What’s a Girl Scout troop that doesn’t sell Girl Scout cookies — even Thin Mints with the OU seal of kosher approval?
A frum troop run by Chabad.
Girl Scout Troop 3131, on the Upper West Side, is the first-ever Chabad-sponsored Girl Scout troop, as far as its leaders are aware.
And while the young girls in the troop can’t sell the iconic cookies (they don’t have Chalav Yisrael certification observed by Chabad leaders), they’ll be doing kayaking and camping just like other Girl Scouts — and earning merit badges.
The troop officially formed in September, under the joint leadership of Sarah Alevsky, youth director at Chabad of the Upper West Side, and Keren Blum, Chabad emissary to Columbia University. In addition to Alevsky and Blum’s daughters, nearly 25 girls have joined the troop, and they hail from a mix of public and Jewish day schools.
“We’re doing it all through a Jewish lens, but we’re getting the badges,” Alevsky said.
For Tzipora Cohen, whose 9-year-old daughter Orli is a troop member, joining the Girl Scouts wasn’t an obvious choice.
“The truth is at first, I wasn’t sure about it,” she said. “My past connection to Girl Scouts was just the clichéd representation of it in cookies. But we’ve had really good experiences with all programs of Chabad of the Upper West Side. I was intrigued that they were taking on this mainstream USA idea.”
And the troop leaders were able to prove to her that Jewish and Girl Scout ideals could perfectly intertwine.
“Nurturing girls into strong women, pillars of the community, is a core tenet in Judaism,” Blum said. “Girl Groups are not uncommon in Jewish communities; they exist to foster learning, skill-building, and camaraderie, not to mention allowing girls to have fun.
“The benefit of joining the international movement of Girl Scouts is their successful structure and uniformity,” Blum continued, noting that the girls come from all types of Jewish backgrounds.
Like any other Girl Scout troop, the girls of 3131 promise “to serve God and [their] country, to help people at all times, and to live by the Girl Scout Law,” a law that promotes honesty, respect and responsibility, and is completely in line with Jewish laws of observance, according to the leaders.
There is no way to calculate exactly how many Jewish troops exist in the country, however, because Girl Scouts of America doesn’t ask members their religions, according to spokesperson Michelle Tompkins. But two other Jewish troops, led by mothers Amy Jonas, Abby Pitkowsky and Denise Bander, are thriving in Riverdale. And high school senior Amanda Lev leads a group of Jewish girls from various troops throughout Nassau County.
“In the past five years I’ve helped over 130 girls earn their respective Judaic badges,” said Lev, who this year has 17 Brownies and 19 Juniors; she uses workbooks from The National Jewish Girl Scout Committee, which provides girls with religious badges. (The Chabad troop will issue religious badges if girls want them.) One of Lev’s main goals is to give unaffiliated girls in particular a sense of Jewish identity that is relevant to their scouting experience.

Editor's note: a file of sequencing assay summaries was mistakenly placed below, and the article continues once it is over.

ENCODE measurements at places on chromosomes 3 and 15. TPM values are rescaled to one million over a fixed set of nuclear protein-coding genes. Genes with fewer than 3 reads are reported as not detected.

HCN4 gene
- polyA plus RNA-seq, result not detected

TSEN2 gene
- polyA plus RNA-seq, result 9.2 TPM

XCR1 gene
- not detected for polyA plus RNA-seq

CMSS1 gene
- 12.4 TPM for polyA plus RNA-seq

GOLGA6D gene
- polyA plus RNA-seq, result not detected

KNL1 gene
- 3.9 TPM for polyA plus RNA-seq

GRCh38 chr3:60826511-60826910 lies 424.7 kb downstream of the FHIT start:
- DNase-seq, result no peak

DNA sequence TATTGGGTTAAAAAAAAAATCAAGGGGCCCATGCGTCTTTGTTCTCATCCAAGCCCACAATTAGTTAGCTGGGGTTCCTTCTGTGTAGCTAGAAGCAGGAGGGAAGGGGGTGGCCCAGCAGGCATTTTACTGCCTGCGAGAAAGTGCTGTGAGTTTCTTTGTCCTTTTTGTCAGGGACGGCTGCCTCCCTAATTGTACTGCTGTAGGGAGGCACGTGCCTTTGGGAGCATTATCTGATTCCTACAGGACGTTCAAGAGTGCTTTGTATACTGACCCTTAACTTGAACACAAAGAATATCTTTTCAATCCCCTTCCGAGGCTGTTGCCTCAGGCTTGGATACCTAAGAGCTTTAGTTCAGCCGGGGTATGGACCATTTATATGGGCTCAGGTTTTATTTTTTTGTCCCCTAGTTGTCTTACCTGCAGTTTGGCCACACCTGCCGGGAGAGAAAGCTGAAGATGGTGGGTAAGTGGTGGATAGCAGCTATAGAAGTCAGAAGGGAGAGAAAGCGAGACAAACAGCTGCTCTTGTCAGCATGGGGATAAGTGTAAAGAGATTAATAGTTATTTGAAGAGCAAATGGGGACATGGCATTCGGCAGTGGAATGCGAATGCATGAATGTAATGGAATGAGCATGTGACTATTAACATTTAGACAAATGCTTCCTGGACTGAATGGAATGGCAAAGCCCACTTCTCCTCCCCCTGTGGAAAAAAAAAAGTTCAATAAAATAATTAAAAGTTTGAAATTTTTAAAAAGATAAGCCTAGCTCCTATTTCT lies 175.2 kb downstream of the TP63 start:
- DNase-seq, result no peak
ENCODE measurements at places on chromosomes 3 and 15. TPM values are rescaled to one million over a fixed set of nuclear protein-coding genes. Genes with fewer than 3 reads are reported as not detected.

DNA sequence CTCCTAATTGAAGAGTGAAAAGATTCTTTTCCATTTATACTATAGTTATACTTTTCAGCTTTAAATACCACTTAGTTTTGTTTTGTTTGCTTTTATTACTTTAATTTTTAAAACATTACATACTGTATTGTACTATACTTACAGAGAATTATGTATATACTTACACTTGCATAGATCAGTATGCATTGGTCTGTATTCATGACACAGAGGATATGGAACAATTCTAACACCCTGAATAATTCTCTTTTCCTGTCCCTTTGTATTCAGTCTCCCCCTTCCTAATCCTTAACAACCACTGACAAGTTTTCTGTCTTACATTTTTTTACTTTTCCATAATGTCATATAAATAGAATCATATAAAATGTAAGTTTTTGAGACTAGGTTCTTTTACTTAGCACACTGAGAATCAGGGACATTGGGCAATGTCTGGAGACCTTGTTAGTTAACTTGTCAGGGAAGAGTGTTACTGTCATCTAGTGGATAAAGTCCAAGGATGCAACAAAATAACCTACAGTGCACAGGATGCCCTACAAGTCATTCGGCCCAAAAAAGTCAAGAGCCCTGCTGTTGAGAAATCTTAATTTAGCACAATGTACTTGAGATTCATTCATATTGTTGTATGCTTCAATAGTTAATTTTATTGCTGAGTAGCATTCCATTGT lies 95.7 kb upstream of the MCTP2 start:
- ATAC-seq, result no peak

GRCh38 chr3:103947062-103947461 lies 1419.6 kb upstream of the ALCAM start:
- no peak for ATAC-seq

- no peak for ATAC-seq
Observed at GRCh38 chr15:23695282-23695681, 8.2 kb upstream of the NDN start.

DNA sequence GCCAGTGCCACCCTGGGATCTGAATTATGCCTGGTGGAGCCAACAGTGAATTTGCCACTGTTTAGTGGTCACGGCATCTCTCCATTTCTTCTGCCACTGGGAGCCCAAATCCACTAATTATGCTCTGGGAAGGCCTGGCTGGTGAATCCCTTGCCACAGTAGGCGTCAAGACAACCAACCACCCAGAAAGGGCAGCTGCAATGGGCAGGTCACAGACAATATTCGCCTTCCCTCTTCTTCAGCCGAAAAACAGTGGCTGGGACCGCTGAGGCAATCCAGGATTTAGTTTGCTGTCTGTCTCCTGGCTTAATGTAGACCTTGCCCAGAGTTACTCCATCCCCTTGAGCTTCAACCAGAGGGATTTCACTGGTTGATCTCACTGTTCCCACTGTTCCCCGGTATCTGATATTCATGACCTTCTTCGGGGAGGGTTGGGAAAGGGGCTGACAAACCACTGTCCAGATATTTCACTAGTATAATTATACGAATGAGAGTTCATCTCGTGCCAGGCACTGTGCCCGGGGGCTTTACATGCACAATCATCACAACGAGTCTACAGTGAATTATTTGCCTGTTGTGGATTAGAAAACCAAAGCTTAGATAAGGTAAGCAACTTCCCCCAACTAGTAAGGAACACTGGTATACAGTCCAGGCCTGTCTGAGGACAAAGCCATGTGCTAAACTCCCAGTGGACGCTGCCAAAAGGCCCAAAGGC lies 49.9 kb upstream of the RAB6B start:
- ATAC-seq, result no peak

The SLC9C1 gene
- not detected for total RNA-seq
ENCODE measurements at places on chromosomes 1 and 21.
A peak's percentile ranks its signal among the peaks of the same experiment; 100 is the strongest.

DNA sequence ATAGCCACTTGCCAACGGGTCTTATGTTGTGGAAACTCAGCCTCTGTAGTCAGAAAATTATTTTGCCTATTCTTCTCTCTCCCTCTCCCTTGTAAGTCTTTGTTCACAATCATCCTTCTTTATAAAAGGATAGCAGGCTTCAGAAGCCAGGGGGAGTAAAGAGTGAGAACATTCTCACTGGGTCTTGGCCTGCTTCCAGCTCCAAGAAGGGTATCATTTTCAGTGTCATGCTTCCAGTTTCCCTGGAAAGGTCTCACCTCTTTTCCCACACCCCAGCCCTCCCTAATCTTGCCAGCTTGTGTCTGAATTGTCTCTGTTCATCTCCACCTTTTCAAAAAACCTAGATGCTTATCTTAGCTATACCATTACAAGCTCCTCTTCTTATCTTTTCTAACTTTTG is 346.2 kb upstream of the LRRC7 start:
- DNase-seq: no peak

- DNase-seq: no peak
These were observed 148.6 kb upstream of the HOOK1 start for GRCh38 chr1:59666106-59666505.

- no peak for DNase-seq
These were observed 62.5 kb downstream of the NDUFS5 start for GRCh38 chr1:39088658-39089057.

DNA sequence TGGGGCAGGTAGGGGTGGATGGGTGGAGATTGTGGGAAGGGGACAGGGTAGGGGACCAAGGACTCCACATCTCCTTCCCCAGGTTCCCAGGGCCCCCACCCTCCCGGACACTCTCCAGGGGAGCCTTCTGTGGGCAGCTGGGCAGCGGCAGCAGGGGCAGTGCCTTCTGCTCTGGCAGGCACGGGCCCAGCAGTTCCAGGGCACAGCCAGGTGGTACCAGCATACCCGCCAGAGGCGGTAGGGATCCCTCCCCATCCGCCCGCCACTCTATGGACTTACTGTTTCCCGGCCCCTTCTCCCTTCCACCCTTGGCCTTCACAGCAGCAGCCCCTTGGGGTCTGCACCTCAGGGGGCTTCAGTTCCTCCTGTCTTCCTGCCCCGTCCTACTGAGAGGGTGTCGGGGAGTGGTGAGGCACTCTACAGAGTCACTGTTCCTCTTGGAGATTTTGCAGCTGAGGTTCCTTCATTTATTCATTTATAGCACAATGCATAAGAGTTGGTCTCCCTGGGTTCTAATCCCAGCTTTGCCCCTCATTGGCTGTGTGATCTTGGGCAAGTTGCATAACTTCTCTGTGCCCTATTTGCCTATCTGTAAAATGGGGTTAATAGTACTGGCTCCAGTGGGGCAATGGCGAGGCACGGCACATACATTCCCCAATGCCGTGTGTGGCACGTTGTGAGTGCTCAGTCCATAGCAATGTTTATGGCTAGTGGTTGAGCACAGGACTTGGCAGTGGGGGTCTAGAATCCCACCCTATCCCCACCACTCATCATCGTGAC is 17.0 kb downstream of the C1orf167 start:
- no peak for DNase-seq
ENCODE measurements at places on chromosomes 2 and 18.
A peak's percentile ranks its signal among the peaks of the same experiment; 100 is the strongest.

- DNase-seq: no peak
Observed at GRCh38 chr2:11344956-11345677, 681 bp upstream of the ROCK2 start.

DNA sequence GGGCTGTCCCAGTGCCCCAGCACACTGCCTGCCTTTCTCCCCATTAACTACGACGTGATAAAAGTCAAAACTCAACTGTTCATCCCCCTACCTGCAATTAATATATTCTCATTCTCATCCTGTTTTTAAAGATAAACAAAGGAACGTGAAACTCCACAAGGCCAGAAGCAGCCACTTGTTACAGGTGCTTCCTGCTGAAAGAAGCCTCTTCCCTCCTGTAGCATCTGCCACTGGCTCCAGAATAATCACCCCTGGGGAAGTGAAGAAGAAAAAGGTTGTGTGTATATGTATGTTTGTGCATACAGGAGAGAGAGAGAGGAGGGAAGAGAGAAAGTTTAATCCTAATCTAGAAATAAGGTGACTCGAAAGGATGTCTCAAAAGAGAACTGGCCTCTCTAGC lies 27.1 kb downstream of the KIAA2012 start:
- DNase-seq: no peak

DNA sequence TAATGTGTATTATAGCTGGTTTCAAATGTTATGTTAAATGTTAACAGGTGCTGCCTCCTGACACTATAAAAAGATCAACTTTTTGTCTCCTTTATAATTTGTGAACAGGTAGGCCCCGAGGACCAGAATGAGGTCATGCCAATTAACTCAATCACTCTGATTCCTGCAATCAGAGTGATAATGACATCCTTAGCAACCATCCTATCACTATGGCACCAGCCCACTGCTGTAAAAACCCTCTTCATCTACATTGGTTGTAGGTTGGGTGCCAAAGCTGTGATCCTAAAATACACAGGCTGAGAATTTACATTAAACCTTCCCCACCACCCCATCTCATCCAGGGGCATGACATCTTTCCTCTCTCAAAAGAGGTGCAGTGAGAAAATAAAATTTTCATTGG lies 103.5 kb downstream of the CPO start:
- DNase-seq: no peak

Back at 3131, the girls are about to take to the outdoors, with plans to go both kayaking and camping next month. One of Alevsky’s favorite activities was a Central Park twilight scavenger hunt.
“We went to Central Park at night with flashlights and gave them a list of things they had to collect,” she said. “It was freezing but they had fun.”
For the Cohens, the troop’s commitments to social action, environmental awareness and learning First Aid are perhaps most important because many of these ideals are also found in Judaism — taking care of the ill, the Tu b’Shvat holiday and Hatzalah (the Jewish ambulance corps).
“It gives my daughter a stress-free place without the rigors of school to learn about herself, to be creative and think about important life issues that can even be self-defining,” Cohen said.
Another mom, Aliza Herzberg Brodie, said that while her daughter Shainie got involved because of “adventure,” she enjoys watching Shainie and the other girls grow as they earn their badges.
“She appreciates that the troop keeps all the mitzvot while on their adventures,” Herzberg Brodie said.
“It’s about self-empowerment,” Cohen said. “The principles I’ve seen them working on are so synergistic with the Jewish principles that we want to instill in our 9-year-old as she heads out on her path to grown-up-hood.”
And as for those cookies, well, Alevsky says the girls might start selling gift wrap or magazines as a fundraising alternative. “We had a couple parents saying, ‘I want my Thin Mints.’”
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